enemies and bosses in the game, your experience points will
build up causing your character to level up. All of these things
combined together will determine how effective your character
will be at defeating the stronger enemies and bosses in the
game and play a key role in how you progress through the castle.
Two new features found in Dawn of Sorrow make use of the DS
touch screen capabilities. The first one allows you to draw
special seals, which involves drawing different line compositions
on a pentagram shaped board. You will need this to open certain
sealed doors as well as to seal the soul of a boss you have
just defeated in order to gain that boss' special ability.
You'll find these seal descriptions hidden throughout the castle
that will quickly show you a specific line composition that
you must remember for future reference. The other new feature
allows you to break certain blocks throughout the castle, allowing
you access to areas that were previously unreachable. Some
of these blocks have to be broken in a specific pattern in
order for you to climb them, or avoid them while riding on
some of the game's moving platforms. While these may seem somewhat
gimmicky in nature, they do play a key role in the way you
gain access to newer regions of the castle.
Multiplayer mode is something new to the Castlevania series.
In this mode you can compete against another player wirelessly
in a race through a twisting maze of rooms in the castle, each
filled with a wide array enemies, depending on how far along
you are in the game. You can even choose to place these particular
enemies yourself, although this doesn't particularly add much
to the experience itself. It's certainly nothing terribly groundbreaking,
and has little to do with the actual quests of the game, but
it's a nice diversion from the main quest.
Anyone who's played the previous Game Boy Advance Castlevania
titles will immediately notice the higher quality visuals in
Dawn of Sorrow. It's not until you've played the game a little,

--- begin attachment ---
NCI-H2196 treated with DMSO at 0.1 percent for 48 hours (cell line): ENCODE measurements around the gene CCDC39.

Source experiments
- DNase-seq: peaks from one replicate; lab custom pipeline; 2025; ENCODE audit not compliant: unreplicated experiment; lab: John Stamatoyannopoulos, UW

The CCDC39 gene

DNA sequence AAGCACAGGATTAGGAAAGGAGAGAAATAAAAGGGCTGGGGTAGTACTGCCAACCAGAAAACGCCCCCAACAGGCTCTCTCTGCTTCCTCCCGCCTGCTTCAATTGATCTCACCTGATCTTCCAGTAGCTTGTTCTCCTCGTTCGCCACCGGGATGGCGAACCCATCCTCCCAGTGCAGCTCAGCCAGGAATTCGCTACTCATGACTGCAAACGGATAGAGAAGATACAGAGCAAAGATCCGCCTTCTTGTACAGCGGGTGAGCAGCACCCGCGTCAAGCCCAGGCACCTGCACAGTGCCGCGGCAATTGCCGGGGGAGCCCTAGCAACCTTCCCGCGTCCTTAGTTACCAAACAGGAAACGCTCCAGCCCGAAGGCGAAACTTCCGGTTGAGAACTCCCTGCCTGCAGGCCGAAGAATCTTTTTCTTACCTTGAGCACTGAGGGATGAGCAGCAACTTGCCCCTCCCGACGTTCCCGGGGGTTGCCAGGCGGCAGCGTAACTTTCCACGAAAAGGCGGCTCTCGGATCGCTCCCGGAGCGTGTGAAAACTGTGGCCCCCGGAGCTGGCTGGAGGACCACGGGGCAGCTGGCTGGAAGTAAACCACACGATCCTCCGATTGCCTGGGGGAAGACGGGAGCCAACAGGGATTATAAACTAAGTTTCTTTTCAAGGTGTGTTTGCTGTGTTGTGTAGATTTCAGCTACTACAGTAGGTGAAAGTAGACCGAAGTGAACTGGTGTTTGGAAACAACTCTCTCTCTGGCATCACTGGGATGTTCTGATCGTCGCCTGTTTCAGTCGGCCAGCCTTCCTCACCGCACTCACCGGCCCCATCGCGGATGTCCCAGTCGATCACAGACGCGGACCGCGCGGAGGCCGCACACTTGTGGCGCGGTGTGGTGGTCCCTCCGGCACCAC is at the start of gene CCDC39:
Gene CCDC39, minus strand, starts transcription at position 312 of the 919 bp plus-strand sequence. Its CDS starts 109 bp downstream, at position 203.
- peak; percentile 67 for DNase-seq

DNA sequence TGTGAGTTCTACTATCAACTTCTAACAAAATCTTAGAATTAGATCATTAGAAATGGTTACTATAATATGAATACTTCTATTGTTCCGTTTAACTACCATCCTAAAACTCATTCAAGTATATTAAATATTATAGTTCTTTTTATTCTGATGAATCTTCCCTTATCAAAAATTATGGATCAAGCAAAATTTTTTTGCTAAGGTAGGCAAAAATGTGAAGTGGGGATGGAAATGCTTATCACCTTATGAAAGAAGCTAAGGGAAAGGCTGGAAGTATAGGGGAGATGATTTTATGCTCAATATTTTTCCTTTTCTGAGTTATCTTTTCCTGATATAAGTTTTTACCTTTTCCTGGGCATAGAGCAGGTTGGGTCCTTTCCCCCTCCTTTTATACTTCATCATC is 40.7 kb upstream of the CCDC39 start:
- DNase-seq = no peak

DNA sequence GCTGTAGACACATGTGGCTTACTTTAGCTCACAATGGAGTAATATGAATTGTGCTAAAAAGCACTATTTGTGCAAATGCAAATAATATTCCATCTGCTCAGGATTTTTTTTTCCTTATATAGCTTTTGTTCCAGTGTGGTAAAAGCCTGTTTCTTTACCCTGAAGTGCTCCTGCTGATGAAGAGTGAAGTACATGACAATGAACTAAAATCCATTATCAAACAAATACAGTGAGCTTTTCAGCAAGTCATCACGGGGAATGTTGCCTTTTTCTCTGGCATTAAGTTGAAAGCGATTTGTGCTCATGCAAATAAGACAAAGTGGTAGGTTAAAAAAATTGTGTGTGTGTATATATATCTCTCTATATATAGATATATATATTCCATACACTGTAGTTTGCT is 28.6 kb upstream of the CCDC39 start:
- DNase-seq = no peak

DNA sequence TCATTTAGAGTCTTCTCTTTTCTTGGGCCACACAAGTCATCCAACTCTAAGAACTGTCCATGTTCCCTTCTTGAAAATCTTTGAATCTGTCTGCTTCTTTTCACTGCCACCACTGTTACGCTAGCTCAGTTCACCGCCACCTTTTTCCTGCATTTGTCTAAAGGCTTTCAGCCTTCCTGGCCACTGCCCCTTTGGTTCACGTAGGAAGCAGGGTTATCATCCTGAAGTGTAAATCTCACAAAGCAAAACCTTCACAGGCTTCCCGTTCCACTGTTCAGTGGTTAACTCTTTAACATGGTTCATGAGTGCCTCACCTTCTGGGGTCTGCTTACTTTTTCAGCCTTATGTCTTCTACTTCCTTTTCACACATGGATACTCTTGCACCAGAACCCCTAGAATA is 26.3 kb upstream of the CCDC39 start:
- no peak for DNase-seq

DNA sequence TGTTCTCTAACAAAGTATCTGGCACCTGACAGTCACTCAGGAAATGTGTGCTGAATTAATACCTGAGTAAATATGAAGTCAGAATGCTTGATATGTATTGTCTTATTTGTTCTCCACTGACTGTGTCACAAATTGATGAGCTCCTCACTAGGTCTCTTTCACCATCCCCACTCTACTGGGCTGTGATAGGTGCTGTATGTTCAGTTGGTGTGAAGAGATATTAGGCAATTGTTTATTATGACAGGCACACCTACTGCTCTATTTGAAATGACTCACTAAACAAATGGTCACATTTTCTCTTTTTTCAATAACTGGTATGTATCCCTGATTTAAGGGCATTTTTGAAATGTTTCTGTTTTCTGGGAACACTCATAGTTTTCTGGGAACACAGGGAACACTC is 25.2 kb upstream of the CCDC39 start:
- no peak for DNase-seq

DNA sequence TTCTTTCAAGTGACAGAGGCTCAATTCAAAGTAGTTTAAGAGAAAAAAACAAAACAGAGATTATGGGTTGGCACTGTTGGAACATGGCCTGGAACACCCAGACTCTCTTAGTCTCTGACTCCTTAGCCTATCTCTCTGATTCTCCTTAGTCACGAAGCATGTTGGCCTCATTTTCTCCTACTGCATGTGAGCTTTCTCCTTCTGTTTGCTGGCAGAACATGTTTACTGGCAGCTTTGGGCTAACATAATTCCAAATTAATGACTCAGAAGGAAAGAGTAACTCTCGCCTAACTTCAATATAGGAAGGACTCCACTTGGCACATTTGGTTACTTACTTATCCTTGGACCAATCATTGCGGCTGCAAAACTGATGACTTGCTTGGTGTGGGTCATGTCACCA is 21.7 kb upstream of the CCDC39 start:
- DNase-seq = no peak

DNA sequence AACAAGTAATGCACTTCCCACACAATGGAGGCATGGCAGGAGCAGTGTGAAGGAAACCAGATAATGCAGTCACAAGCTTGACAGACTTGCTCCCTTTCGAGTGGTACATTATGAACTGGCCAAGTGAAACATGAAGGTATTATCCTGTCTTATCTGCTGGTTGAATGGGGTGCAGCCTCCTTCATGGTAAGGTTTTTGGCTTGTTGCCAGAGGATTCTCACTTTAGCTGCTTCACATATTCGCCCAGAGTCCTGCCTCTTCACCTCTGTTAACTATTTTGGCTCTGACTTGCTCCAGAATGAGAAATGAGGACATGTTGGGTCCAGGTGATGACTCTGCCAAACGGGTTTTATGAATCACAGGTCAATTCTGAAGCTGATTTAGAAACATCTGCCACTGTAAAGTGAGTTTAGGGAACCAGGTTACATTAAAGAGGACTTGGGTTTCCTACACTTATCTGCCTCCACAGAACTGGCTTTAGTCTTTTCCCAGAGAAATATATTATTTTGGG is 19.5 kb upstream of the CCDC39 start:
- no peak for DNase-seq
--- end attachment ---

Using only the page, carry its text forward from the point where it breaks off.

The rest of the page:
however, that you begin to notice many of the slight graphical
nuances that slowly come together to create an even more impressive
visual experience. Character and enemy sprites sport a crisp,
detailed look, and move very fluidly, made possible by the
additional frames of animation. Bosses in the game are among
some of the best the series has ever seen, with some bosses
spanning nearly the entire screen. Even something as minor
as the way in which an enemy bursts into flames when defeated,
further highlights the noticeable attention to detail that
was put into the game. Another impressive graphical highlight
would have to be the parallax scrolling in the game. There
will be times when there are three or four depth levels of
scrolling, adding even more realism to the already structured
backdrops. It's fairly safe to say that Dawn of Sorrow really
shines in a way no other portable Castlevania title ever has
before, and further illustrates the fact that 2D gaming is
still a very viable format for portable gaming.
Not since Symphony of the Night has a Castlevania
soundtrack sounded as crisp or well written as this one. Beautifully
orchestrated music echoes through the DS speakers, changing as you
enter each new area, while retaining that trademark Castlevania musical
styling that has been somehow missing in each of the Game Boy Advance
Castlevania releases. The sound effects in the game perfectly compliment
the foreboding settings in the game, with enemies all sporting their
own individual moans or screams. While it would have been nice to
have had some voice acting in the game's wonderful conversation scenes,